The question of what happens during sepsis was not addressed. For example classic symptoms post operative.

    I have difficulty navigating these sites, although helpful. My husband (77) was in septic shock mid July.. After 25 days of iv antibiotics, he got a good to go pass. Less than a month later he was admitted to hospital with sepsis which had located in another joint{first time shoulder joint}; this time the knee.
    2 surgical procedures to “clean out” knee (10 Days hospital) and a minimum of 6 weeks in a SNF with iv antibiotics and a total pacemaker/defibrillator replacement to come at a future time….any input/info on the future.. Recovery etc

    I have asthma and allergies to dust mites and mold. I’m 59. Last spring I was hospitalized with pneumonia which took me weeks to recover. This spring of 2016, I was rushed to the hospital by ambulance with pneumonia because my blood pressure was going down in alarming rates. I was diagnosed with pneumonia with sepsis and needed psuedo something to get my blood pressure raised. My Pulmonologist used aggressive IV therapy and I survived.

    The first thing I want everyone to take away from this is knowing your symptoms and letting the physicians know your symptoms are those of sepsis is crucial!! Don’t stop!! I was first at a clinic facility in a small town and a physician was going to send me home on antibiotics because they didn’t have a bed open!! I had a very high white blood cell count. If my bp had not tanked, I would have died at home.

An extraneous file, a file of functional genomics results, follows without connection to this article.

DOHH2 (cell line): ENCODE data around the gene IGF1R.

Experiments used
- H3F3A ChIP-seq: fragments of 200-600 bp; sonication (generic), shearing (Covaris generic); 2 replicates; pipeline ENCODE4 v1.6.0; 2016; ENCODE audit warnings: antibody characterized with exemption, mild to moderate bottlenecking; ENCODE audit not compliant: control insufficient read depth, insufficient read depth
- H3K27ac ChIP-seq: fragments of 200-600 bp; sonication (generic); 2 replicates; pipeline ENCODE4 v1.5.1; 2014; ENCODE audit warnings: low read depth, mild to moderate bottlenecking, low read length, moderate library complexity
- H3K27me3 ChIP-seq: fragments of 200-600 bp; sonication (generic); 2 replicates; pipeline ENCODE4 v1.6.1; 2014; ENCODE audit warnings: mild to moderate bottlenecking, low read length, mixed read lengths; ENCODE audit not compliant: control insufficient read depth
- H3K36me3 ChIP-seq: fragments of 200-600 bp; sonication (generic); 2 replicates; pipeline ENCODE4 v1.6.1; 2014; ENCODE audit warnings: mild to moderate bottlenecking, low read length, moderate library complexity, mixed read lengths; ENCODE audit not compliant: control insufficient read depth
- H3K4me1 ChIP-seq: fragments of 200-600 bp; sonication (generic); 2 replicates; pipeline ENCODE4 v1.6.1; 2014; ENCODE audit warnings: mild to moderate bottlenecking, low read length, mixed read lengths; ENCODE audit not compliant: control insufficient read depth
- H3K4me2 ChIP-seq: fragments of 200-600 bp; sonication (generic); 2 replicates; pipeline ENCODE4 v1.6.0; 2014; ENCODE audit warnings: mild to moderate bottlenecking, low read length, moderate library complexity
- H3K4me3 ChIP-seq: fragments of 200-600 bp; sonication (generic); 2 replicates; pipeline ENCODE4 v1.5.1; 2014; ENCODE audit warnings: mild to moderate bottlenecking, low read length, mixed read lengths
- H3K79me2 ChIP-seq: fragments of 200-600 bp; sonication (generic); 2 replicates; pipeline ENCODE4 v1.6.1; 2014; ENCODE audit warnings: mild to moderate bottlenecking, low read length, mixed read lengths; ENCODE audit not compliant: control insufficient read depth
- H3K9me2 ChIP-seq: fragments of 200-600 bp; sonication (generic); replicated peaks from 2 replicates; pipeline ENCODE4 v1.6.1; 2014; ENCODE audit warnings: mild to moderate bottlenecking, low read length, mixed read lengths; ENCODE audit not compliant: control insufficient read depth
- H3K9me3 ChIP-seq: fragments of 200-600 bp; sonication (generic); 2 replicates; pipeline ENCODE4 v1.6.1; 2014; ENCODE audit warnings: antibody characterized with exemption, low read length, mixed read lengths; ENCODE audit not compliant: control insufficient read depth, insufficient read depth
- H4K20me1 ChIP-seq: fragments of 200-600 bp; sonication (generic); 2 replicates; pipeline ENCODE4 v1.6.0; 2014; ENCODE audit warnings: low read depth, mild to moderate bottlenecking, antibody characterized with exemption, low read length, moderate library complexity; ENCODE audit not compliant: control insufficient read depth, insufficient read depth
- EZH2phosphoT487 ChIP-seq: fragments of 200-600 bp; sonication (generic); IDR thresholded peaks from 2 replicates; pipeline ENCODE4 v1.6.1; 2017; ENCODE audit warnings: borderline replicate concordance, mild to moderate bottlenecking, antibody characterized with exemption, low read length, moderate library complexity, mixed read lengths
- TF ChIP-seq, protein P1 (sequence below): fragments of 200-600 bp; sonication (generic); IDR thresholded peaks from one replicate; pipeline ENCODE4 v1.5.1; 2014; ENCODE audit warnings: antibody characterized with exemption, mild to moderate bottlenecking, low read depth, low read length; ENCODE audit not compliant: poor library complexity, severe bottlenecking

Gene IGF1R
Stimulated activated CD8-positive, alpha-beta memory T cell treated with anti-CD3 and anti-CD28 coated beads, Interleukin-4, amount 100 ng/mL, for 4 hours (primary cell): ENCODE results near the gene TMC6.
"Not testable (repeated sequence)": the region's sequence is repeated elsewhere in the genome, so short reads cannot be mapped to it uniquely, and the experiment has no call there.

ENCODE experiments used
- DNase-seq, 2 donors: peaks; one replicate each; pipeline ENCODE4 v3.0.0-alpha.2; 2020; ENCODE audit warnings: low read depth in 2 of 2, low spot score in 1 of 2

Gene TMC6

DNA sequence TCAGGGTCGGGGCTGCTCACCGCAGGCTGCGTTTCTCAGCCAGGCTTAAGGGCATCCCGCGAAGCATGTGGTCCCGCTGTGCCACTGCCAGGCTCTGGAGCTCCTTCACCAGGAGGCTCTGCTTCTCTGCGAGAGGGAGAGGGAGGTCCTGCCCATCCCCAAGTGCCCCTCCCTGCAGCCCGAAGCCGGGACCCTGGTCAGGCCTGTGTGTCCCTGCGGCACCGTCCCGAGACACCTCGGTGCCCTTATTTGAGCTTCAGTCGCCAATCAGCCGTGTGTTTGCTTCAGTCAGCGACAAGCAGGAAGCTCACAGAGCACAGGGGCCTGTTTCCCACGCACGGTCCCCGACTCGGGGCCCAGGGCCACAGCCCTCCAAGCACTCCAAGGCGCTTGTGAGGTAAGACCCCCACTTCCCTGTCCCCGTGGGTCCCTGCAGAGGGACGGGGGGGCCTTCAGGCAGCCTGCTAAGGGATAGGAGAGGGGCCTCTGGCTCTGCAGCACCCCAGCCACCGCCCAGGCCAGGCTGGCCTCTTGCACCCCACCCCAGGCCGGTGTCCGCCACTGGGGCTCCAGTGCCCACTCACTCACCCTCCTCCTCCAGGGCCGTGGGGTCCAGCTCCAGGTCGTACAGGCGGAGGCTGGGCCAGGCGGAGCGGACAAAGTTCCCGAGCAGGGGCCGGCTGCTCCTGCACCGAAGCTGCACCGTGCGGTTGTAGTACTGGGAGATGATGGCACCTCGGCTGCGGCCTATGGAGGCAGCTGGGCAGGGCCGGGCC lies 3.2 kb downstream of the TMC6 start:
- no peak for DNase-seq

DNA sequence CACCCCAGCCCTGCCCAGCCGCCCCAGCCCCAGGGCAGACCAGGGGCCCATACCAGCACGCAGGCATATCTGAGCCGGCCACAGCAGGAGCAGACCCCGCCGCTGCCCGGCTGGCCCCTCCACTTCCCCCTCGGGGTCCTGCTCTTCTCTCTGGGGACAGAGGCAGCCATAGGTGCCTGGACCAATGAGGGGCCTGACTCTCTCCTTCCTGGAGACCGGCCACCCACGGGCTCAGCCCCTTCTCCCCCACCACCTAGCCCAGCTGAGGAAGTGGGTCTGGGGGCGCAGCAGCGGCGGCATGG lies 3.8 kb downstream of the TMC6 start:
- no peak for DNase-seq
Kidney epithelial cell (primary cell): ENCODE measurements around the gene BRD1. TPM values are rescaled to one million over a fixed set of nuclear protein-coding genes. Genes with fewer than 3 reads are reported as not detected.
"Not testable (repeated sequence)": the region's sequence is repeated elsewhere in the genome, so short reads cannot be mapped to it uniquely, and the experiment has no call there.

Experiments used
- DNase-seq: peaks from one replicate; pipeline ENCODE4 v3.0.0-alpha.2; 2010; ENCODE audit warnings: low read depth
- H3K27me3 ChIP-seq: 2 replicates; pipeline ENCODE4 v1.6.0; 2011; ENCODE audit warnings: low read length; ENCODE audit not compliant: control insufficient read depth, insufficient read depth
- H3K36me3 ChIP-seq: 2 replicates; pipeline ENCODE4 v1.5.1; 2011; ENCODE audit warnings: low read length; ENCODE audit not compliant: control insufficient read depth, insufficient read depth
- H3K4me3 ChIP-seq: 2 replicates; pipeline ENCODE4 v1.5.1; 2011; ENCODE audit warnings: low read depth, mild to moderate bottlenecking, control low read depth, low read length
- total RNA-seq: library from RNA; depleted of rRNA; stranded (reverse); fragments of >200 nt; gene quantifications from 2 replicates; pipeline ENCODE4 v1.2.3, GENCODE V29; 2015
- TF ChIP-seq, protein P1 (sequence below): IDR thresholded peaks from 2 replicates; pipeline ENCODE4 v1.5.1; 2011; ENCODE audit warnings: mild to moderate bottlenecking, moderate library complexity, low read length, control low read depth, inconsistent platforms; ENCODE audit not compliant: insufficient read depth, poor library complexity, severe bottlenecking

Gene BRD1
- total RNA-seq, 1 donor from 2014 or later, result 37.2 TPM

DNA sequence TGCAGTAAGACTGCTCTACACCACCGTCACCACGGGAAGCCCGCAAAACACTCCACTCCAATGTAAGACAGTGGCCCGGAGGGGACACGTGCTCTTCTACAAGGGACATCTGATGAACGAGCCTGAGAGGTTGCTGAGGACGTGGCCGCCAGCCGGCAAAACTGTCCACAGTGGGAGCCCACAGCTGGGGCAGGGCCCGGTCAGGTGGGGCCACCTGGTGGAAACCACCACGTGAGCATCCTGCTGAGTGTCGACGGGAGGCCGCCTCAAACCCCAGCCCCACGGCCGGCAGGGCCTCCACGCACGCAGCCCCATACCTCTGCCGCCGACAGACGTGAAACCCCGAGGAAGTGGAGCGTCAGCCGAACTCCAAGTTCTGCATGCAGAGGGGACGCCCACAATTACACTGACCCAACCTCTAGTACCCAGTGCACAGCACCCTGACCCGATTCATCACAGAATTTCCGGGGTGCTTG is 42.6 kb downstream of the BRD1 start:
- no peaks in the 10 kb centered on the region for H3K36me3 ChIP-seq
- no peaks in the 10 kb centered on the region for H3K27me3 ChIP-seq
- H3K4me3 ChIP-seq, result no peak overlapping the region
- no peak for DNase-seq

The second thing I want to share is, if you are ambulances to another hospital make sure they are a facility able to handle your condition. I was ambulances to another small town hospital because they had a bed open. Not because I had sepsis. The first ER missed it. So did the second hospital.

    In part, it was also because of my ignorance to the symptoms of sepsis. I had teeth chattering chills, was freezing, disoriented, and told my husband I had pneumonia and we needed to go to the ER.

    I would not be here to share this story if not for the 3rd hospital!! Yes, I went to the first and was ambulanced to two more. I know the signs and I plan to get a bracelet with sepsis alert on it. I have read that once you’ve had sepsis, you are more likely to get it again.

    My regret is that my dad died of pneumonia with sepsis and nobody recognized the symptoms until it was too late for his organs.

    Karen Up North

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Page last reviewed: September 29, 2016
Page last updated: September 29, 2016